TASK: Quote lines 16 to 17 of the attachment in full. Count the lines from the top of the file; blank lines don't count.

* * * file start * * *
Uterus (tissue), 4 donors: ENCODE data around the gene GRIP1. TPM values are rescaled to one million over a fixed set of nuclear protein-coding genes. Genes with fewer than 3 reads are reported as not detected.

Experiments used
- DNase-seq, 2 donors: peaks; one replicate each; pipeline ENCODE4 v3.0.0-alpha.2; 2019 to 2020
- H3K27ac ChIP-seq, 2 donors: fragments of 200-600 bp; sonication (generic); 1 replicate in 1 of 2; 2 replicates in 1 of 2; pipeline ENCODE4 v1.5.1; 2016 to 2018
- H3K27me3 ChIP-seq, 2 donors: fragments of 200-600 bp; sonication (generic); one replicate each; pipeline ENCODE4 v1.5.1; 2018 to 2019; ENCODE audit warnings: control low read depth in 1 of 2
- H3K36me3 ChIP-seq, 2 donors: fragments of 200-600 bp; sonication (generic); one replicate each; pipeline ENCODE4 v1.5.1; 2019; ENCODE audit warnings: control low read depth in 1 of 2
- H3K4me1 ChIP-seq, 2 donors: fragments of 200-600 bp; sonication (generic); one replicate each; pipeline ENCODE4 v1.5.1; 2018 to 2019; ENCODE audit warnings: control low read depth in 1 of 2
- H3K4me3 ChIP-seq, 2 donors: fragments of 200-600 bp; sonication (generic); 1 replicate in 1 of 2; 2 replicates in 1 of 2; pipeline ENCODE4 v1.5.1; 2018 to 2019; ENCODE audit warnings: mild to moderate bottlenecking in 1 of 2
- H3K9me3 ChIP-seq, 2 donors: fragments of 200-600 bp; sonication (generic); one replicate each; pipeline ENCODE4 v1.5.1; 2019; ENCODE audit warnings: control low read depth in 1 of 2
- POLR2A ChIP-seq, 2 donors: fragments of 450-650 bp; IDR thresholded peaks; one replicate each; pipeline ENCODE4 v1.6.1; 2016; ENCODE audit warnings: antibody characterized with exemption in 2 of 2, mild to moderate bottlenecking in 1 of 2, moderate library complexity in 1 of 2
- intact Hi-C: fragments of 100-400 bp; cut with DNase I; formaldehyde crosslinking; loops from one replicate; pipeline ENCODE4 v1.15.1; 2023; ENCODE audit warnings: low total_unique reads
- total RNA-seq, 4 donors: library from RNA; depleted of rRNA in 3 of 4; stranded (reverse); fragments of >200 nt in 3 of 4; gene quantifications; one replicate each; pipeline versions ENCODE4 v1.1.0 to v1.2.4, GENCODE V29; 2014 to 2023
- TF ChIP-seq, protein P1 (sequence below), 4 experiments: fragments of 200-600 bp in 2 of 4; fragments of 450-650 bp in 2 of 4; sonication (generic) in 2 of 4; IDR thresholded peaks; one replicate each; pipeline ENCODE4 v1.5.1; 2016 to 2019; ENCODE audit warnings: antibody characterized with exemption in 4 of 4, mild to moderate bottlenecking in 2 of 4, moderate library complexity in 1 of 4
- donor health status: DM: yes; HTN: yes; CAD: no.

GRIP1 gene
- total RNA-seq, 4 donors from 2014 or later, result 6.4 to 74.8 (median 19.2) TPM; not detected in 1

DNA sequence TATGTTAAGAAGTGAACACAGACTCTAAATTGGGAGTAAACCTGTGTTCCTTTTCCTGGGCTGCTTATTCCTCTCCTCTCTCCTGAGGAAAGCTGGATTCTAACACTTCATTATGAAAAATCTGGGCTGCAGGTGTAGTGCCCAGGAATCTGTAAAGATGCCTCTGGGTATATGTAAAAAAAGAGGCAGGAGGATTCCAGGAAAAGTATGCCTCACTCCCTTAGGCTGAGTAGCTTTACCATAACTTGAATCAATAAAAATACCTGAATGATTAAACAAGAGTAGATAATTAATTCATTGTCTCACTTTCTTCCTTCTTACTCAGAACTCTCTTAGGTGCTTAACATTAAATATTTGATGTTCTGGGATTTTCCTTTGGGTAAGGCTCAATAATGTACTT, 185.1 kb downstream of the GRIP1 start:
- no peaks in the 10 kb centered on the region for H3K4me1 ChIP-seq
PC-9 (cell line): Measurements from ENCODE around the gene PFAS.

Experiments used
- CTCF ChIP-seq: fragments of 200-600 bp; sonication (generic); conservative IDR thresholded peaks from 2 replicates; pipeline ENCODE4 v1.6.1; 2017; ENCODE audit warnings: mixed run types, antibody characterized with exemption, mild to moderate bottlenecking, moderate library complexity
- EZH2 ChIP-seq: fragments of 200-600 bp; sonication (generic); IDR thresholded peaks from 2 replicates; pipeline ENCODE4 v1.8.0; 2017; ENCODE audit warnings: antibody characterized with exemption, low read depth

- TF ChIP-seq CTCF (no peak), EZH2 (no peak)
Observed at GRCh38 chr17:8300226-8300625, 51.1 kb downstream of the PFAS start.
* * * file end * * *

- total RNA-seq, 4 donors from 2014 or later, result 6.4 to 74.8 (median 19.2) TPM; not detected in 1

DNA sequence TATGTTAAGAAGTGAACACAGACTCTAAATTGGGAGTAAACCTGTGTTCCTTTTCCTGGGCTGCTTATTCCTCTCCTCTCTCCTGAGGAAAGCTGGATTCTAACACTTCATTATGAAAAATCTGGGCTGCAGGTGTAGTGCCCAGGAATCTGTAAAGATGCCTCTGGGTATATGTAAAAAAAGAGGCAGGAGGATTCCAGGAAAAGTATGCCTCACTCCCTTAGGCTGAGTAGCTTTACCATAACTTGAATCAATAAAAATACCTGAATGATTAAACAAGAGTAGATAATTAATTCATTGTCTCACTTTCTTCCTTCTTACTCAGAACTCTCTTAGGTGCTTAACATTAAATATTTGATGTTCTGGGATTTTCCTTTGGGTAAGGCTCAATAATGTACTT, 185.1 kb downstream of the GRIP1 start: